National Jewish to offer coronavirus antibody testing to anyone — no doctor’s note needed

National Jewish Health in Denver will offer tests for antibodies to the new coronavirus to anyone who wants one starting Friday, though people who want to be tested for a current infection still will need a doctor’s referral.

The immune system develops antibodies that are specific to a type of virus or bacterium. If the same virus enters the body again, the antibodies essentially tag it for other cells in the immune system to destroy. That means that if a person has antibodies for a particular virus, like COVID-19, they know they were infected with it at some point.

Such testing can reveal whether people who never showed symptoms were infected with the coronavirus. While more than 10,000 people now have tested positive for COVID-19 in Colorado, public health officials believe the number of people actually infected ranges from 65,000 to 75,000.

“Moving forward with antibody testing provides important information about who has had COVID-19,” Dr. Michael Salem, president and CEO of National Jewish, said in a statement. “It adds an additional invaluable tool to our high-capacity virus testing towards understanding the extent of the COVID-19 pandemic in the broader population and in charting a path to renewed social and economic activity.”

National Jewish has blood tests available for two types of antibodies: IgG and IgM. IgG antibodies take at least a week to develop, and stick around after the body defeats the infection. IgM antibodies appear sooner, but disappear shortly after the infection ends — so if you have those, you may still be contagious.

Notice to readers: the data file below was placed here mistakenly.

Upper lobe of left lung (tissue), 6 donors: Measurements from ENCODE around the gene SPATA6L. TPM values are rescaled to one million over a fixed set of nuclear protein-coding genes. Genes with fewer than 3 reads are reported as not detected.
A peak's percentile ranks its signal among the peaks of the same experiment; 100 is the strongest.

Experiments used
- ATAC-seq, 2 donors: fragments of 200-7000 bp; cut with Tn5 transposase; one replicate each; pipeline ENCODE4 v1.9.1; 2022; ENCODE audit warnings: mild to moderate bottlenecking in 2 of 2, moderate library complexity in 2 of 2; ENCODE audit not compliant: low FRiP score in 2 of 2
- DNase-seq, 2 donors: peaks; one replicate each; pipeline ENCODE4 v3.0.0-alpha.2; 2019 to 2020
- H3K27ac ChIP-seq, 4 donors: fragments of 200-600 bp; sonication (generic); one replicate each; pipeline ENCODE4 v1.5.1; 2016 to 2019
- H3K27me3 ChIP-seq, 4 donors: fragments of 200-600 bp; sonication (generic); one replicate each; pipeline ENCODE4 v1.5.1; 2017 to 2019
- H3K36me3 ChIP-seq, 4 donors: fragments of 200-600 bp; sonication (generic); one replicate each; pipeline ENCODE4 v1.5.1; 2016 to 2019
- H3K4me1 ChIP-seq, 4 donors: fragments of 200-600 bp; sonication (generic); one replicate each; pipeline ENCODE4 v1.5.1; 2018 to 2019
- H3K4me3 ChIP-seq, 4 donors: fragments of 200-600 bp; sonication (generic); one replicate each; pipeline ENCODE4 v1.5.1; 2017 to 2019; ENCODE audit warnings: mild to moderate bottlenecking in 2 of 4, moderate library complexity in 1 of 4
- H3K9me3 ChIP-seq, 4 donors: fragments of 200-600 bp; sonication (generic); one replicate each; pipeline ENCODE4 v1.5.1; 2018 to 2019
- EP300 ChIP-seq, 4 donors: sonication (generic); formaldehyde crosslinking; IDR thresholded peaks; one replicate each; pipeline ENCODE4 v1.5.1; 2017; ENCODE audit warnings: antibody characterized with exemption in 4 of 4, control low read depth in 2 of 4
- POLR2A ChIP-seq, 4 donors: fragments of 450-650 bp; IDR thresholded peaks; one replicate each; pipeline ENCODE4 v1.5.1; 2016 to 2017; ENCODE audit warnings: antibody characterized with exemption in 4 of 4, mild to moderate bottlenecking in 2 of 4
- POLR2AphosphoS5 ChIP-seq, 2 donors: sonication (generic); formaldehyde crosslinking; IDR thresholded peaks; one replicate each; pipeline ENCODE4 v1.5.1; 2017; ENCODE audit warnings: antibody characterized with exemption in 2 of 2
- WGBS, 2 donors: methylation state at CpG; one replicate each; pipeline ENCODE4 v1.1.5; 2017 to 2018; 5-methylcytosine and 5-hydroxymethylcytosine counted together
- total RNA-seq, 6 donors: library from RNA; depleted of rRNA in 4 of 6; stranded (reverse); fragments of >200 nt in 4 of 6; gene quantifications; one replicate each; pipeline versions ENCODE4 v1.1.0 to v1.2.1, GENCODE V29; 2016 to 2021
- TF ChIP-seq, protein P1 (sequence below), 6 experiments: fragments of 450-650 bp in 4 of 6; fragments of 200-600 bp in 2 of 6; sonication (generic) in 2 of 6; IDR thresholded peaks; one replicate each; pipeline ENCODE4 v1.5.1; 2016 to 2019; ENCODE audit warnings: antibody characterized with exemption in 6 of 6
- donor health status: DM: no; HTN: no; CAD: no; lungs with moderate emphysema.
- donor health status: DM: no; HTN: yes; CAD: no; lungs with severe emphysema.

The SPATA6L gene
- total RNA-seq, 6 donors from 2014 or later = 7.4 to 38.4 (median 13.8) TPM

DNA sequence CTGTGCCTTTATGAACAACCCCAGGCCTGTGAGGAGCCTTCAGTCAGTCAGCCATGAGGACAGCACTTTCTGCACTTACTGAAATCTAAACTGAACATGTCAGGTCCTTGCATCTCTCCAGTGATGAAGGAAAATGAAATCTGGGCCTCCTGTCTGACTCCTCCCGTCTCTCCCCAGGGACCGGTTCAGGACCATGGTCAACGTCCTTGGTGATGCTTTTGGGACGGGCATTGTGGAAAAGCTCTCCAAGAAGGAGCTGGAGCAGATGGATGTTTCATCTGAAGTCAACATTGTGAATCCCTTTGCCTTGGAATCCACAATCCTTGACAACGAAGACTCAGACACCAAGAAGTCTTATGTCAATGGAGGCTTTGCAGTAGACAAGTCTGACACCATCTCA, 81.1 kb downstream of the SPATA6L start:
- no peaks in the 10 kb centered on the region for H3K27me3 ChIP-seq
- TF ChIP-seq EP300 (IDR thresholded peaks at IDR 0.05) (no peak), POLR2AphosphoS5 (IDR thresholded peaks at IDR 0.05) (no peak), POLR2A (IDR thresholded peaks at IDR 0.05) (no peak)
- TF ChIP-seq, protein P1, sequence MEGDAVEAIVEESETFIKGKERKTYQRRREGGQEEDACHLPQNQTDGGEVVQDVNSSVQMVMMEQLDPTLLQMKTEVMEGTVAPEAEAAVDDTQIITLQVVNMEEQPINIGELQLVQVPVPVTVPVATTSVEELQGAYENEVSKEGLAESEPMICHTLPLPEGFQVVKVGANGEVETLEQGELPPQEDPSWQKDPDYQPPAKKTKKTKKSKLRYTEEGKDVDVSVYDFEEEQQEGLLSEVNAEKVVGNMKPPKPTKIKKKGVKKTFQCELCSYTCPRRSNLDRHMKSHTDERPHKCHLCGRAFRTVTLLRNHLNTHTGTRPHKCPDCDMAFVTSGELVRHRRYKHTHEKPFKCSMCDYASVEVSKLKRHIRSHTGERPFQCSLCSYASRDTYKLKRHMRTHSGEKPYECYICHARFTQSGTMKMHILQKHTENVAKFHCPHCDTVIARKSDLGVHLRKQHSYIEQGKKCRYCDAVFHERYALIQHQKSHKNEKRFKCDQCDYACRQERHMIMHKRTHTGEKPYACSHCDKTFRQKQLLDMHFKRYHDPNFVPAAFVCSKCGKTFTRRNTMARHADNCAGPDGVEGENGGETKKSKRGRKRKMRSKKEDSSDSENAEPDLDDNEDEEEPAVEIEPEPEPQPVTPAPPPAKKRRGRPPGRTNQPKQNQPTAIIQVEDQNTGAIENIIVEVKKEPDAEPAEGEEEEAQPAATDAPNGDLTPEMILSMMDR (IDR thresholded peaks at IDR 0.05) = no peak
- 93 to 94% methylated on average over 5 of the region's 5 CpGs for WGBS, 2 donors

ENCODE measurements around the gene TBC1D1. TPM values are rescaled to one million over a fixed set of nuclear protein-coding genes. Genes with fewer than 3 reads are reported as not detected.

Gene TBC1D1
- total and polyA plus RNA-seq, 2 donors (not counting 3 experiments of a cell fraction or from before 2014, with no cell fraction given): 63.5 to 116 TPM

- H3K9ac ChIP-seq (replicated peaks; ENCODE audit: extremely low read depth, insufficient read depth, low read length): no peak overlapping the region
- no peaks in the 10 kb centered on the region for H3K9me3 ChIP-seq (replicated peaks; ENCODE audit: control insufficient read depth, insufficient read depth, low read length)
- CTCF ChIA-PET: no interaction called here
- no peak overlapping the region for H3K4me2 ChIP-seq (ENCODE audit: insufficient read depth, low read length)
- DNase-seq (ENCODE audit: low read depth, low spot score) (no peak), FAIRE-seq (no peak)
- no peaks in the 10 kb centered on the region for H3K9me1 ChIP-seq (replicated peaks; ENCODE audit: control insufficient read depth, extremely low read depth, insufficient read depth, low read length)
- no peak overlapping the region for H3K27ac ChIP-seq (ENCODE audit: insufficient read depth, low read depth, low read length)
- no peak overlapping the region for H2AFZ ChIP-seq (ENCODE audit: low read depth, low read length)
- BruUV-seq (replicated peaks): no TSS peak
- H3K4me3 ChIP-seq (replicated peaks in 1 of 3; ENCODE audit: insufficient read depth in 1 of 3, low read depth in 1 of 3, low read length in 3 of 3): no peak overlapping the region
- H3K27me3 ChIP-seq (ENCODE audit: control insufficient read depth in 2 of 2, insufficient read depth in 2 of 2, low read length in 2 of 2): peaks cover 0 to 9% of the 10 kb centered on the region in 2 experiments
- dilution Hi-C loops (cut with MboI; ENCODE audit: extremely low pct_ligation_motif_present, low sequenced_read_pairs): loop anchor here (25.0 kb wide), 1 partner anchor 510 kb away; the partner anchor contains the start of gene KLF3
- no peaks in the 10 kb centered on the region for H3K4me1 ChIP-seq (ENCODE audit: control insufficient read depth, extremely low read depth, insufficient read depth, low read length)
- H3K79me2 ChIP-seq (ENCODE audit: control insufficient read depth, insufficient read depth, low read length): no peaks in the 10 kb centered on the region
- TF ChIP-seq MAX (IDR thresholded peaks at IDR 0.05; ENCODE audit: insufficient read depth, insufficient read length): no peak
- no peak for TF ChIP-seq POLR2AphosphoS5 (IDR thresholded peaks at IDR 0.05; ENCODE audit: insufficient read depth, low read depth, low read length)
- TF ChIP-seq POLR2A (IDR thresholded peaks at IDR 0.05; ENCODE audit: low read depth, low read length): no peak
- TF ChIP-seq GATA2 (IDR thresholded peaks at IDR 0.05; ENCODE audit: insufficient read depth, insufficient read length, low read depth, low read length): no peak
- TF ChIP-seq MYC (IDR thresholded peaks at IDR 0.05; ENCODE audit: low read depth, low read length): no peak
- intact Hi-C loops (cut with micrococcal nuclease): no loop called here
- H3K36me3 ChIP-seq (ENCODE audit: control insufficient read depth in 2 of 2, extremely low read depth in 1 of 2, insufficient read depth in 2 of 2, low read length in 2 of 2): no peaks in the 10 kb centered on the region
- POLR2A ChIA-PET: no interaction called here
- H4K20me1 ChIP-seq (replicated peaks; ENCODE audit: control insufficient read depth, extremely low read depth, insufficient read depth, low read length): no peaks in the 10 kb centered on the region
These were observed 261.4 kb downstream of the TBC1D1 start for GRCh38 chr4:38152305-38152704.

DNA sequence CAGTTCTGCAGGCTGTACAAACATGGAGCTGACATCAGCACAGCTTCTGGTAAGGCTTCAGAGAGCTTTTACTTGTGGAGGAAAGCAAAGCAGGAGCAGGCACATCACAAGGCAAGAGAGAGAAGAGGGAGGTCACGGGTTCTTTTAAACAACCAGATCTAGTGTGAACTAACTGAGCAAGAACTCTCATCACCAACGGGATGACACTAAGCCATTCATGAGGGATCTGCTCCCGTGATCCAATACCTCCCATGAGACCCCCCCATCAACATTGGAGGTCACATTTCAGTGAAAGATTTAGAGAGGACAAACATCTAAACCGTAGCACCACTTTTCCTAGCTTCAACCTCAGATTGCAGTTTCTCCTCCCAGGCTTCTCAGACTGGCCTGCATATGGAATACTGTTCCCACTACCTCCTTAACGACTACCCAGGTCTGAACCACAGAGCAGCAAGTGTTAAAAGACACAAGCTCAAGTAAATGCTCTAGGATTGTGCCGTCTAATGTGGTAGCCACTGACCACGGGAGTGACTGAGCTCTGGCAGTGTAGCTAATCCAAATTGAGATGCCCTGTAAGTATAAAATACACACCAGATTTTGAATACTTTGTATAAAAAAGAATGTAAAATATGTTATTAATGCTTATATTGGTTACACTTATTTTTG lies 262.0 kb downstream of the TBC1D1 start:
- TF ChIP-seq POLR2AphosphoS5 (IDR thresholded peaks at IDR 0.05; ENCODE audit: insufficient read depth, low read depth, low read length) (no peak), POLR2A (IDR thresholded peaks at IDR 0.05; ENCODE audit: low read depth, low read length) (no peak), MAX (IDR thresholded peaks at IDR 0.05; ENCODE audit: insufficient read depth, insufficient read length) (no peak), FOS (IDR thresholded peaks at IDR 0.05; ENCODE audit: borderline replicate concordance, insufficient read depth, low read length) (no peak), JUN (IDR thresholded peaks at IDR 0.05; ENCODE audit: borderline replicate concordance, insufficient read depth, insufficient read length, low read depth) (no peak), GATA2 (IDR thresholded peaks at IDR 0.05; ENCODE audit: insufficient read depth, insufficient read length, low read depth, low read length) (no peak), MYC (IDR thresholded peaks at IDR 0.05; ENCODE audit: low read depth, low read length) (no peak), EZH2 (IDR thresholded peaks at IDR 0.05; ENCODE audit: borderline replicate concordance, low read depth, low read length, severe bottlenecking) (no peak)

The hospital cautioned that not everybody develops a strong antibody response, and people with compromised immune systems may not have any antibodies specific to COVID-19. If you believe you could be infected now and want to know if you need to isolate yourself, a swab test looking for virus particles in your nose and throat would be more accurate, though it’s still possible to get a false negative result.

The U.S. Food and Drug Administration urged the public not to make decisions based on the results of antibody testing. It isn’t clear how long antibodies specific to the new virus will stay in people’s blood, or whether they provide meaningful protection from getting the virus again.

For now, the FDA guidance focuses on antibody testing as a way to get a general sense of how much of the population has been infected, and to identify people researchers can follow to find out if they have developed immunity. If people who’ve had the virus once are immune in the medium or long term, they could go back to work, lessening the economic impact of the shutdown.

People who have antibodies also could donate blood plasma, which could be purified and given to people still battling the virus to help boost their immune systems. That strategy has worked for some viruses, but there isn’t enough testing yet to know if it will be helpful with COVID-19.

If you want to get antibody testing, you can schedule an appointment online without a doctor’s note, provided you aren’t showing symptoms of COVID-19. The test costs $94, and results should be available in two days. All appointments for this weekend are booked, but slots are available starting Monday.

If you have COVID-19 symptoms and want to be tested, you should ask your doctor to send a referral for swab testing. Those tests are performed at a drive-thru station in National Jewish’s parking lot, with results available in about two days.

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